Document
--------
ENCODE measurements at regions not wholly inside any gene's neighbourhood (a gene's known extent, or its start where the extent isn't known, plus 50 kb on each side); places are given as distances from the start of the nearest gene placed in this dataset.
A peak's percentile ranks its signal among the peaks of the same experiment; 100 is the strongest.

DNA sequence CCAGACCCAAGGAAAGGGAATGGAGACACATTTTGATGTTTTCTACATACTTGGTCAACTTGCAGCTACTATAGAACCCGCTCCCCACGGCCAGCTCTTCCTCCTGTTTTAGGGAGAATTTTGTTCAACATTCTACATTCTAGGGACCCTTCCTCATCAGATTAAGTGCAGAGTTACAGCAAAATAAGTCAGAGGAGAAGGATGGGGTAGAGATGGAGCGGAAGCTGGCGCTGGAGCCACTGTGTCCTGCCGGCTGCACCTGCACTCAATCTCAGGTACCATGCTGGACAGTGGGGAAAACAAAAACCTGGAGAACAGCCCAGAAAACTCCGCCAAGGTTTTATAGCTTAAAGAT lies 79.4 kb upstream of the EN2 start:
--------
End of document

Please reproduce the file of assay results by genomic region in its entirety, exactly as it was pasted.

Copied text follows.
ENCODE measurements at regions not wholly inside any gene's neighbourhood (a gene's known extent, or its start where the extent isn't known, plus 50 kb on each side); places are given as distances from the start of the nearest gene placed in this dataset.
A peak's percentile ranks its signal among the peaks of the same experiment; 100 is the strongest.

DNA sequence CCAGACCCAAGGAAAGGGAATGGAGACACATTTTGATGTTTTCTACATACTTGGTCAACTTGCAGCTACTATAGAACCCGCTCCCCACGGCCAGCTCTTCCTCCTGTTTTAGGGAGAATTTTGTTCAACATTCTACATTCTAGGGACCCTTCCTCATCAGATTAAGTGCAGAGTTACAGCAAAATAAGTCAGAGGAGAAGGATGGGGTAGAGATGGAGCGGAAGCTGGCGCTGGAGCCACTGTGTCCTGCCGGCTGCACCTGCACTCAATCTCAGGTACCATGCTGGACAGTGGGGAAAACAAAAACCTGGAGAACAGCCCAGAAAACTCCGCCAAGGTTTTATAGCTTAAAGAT lies 79.4 kb upstream of the EN2 start: